Diosmin and the Glycocalyx

December 24, 2023

Diosmin and the Glycocalyx

Diosmin is not new to medicine. It was discovered in 1925 and is widely present in citrus peel. It has been used in Europe since 1969 and has been found to be safe and effective. Its first uses were peripheral artery disease and the treatment of diabetes.

That's not the buzz that's going around now. Diosmin appears to repair the glycocalyx. The glycocalyx looks like sea-grass and is a negatively charged surface coating of blood vessels. It facilitates the conversion of mechanical actions in the blood vessel into chemical actions. The term, "endothelial dysfunction" is widely regarded as the first step in artery disease, whether it be in the heart, the aorta, or the legs. Oxidized, small dense LDLs can penetrate the membrane of the lining of arteries when there is damage to the glycocalyx. The endothelial cells, using up their internal plasmalogens battling the oxidative stress assaulting the blood vessels, pull their membranes in, making gaps in the wall of the endothelium. It's those gaps that attract the oxidized LDLs. The battle is all in that process: damaging the glycocalyx and depleting plasmalogens (which are designed to be the antioxidant of first resort in cells).

Here is where two other 30,000-foot metabolic processes insect. In Scientific American, Robinson published a consideration of the heart as facilitating a swirling movement down the arteries and capillaries. In that context, the heart functions as much as a suction pump as a pushing pump. There is no possible explanation for how our blood pressure can push fluid through our capillaries without needing very high pressures that we don't have. In fact, examination of the heart by physicists shows that the real work of the heart is not to pump, but to swirl, making natural vortices. That combined with the 4th nature of water that induces capillaries to flow naturally suggests that our capillaries are the real pump because of the 4th state of water in which water naturally flows up a tiny capillary.

The next trick is the negative charge of the glycocalyx. Red cells are actually larger than the diameter of capillaries. How can they slither through with virtually no friction? Ah, it's the mutual negative charge on the surface of the red cell and the negative charge on the glycocalyx that makes electrical repulsion and virtually makes for frictionless movement. Add that to the 4th state of water and capillaries are the real pump in your body. Did you get that? Capillaries are the real pump. Your heart is just a vortex-making machine to generate blood pressure to feed the larger organs. For them to work effectively, they need a healthy glycocalyx.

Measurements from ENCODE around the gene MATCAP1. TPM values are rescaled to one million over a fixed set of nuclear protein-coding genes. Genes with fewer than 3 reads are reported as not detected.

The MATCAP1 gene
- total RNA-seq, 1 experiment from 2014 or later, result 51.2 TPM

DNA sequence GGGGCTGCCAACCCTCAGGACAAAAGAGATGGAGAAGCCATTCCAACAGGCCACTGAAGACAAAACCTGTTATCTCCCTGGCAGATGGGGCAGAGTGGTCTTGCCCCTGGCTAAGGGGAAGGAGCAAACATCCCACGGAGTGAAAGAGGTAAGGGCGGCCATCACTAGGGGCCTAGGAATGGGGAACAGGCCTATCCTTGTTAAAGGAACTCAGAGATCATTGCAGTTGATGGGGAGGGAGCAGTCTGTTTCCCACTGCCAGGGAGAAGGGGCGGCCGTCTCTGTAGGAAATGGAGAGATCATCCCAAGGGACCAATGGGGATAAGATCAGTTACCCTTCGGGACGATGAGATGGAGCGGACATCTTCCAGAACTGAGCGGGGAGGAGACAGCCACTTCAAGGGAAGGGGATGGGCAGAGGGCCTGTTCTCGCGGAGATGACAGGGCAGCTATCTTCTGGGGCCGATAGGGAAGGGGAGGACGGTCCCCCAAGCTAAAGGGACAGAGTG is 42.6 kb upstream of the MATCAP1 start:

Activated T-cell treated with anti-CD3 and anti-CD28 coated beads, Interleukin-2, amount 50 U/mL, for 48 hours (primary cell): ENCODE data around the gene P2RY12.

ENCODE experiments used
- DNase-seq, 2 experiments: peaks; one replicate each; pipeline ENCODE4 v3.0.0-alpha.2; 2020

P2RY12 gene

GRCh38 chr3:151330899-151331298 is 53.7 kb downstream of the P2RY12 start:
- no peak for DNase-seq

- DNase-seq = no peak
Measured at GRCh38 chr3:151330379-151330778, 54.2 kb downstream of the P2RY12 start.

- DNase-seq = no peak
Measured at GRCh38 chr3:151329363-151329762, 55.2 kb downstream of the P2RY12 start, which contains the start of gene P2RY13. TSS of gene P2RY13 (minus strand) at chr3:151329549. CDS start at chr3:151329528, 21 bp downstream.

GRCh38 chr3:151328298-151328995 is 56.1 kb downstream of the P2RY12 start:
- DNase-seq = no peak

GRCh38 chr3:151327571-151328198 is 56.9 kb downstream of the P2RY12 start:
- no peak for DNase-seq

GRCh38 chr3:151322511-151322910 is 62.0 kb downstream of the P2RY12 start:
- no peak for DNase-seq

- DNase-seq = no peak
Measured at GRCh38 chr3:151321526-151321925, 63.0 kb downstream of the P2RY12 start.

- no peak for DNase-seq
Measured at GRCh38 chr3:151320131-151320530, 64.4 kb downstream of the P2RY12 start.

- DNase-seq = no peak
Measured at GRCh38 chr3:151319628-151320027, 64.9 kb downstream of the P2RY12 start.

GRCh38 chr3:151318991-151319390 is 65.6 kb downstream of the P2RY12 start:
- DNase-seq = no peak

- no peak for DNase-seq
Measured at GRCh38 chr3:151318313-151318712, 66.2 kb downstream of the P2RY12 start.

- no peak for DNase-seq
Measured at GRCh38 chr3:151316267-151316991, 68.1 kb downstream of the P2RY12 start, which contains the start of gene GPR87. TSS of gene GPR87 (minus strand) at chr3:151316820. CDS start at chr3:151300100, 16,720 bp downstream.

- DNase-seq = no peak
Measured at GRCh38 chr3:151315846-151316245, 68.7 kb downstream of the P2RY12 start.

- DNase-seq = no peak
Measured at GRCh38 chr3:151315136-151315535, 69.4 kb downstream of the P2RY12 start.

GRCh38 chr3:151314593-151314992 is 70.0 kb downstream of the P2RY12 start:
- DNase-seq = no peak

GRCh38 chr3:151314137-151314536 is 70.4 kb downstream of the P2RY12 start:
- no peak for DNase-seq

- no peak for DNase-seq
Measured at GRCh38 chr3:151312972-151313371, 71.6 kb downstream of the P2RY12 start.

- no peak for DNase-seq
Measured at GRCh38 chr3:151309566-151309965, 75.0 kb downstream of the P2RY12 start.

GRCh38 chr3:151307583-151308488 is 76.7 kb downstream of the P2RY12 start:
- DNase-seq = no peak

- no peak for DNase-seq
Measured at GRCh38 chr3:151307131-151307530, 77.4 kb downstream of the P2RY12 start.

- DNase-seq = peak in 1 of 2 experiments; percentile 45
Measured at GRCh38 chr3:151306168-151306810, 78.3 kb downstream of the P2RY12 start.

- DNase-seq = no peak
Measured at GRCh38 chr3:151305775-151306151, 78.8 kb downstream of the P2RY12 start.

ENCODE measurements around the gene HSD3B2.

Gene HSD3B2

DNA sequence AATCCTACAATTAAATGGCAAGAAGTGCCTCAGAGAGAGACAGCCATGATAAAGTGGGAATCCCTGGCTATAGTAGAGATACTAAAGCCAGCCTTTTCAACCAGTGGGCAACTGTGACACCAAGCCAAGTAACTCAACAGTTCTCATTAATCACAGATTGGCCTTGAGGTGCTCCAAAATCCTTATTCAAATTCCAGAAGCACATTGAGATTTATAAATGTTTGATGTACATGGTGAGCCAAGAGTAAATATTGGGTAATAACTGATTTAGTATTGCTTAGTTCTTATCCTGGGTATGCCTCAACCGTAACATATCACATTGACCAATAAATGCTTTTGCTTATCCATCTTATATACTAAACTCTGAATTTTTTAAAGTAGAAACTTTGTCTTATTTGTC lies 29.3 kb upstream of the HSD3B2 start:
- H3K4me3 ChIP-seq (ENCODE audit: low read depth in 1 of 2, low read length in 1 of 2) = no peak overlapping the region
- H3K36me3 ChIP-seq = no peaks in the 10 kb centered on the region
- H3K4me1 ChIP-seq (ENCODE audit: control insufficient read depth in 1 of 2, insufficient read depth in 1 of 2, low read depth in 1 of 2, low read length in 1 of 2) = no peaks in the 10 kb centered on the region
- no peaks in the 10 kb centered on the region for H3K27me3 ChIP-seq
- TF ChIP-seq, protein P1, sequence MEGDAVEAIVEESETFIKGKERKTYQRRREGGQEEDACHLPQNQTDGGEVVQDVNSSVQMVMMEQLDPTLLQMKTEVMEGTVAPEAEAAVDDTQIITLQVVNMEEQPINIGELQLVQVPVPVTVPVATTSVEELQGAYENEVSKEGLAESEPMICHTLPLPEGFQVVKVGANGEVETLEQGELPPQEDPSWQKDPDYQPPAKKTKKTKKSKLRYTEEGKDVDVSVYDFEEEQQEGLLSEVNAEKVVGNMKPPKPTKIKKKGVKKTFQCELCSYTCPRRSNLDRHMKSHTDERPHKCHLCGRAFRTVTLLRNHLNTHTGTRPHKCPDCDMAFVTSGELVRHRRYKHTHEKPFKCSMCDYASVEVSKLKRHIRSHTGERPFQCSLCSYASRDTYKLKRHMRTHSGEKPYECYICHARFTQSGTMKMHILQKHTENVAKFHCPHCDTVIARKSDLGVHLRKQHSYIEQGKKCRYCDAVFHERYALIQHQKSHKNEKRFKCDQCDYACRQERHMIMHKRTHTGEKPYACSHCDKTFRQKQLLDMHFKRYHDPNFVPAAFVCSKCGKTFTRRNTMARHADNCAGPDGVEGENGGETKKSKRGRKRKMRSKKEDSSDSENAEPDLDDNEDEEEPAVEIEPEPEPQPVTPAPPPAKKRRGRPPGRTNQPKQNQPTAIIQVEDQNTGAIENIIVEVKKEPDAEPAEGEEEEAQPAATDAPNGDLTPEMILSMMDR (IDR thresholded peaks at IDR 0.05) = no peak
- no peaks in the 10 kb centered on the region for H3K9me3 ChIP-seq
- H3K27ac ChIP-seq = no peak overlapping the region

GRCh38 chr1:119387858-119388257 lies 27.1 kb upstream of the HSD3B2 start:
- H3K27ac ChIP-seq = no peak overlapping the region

Has this got you all confused? Let it go. Just reorder your consideration of your blood vessels to tiny capillaries that naturally suck up water and propel it forward. Your heart is a ram-jet forcing the flow into a swirly to effectively send it back to the capillaries. All of that is contingent on the negative charge on the surface of arteries, made by the glycocalyx. The glycocalyx is damaged by oxidative stress.

Oxidative stress damages the glycocalyx. What is oxidative stress? It's the generation of reactive oxygen species from damaged mitochondria. What is the source of damage to mitochondria? Ultra-processed foods, trans fats, sugar, smoking, and pollution are just a few of the egregious causes of oxidative stress. It's ultra-processed foods that are just too purified, too easily digested, too filled with easily metabolized sugars and fats that flood into our mitochondria too quickly, overwhelming them with too many calories. Much like trying to fill a small juice glass with the gasoline pump at the gas station, it overflows too easily because the gas comes out too fast. It leaves a huge mess on the floor. In your body, that huge mess is reactive oxygen species that damage the glycocalyx and consume all your plasmalogens. Bummer.

And that's where diosmin comes to the rescue. Stay tuned. It's a hot topic of research.

www.What will Work for me. I'm convinced and heaven knows I have enough supplements. I'm certainly taking plasmalogens and Nitric Oxide for my arteries. But I've added Diosmin. Curcifereious vegetables give me abundant sources of sulfur and sulfur makes negative charges in the glycocalyx. Next time you see articles about seagrass being so important for ocean ecosystems think of the seagrass in your arteries that are swirling in frictionless movement.

References: FASEB, Nutrients, Science Direct, PLOS1, Square Space, UCI Samueli, Fourth Phase of Water by Pollack,

Pop Quiz

1. Your arteries are lined with a fine layer of hair that looks like sea grass called what?                    Answer: Your glycocalyx

2. What role does the glycocalyx play?                        Answer: Probably central to the ability of the capillary to propel your blood forward with the 4th state of water. 

3. What happens when the glycocalyx gets damaged?                           Answer: with denuded glycocalyx, we get damage to the lining cells that retract and make room for small, dense, oxidized LDLs to sneak in. That comes later.

4. What is diosmin?                           Answer: A neutraceutical found in citrus peel.

5. What is diosmin used for?                           Answer: In Europe, it is approved for the treatment of artery disease and diabetes. Repair of the glycocalyx is a recent discovery.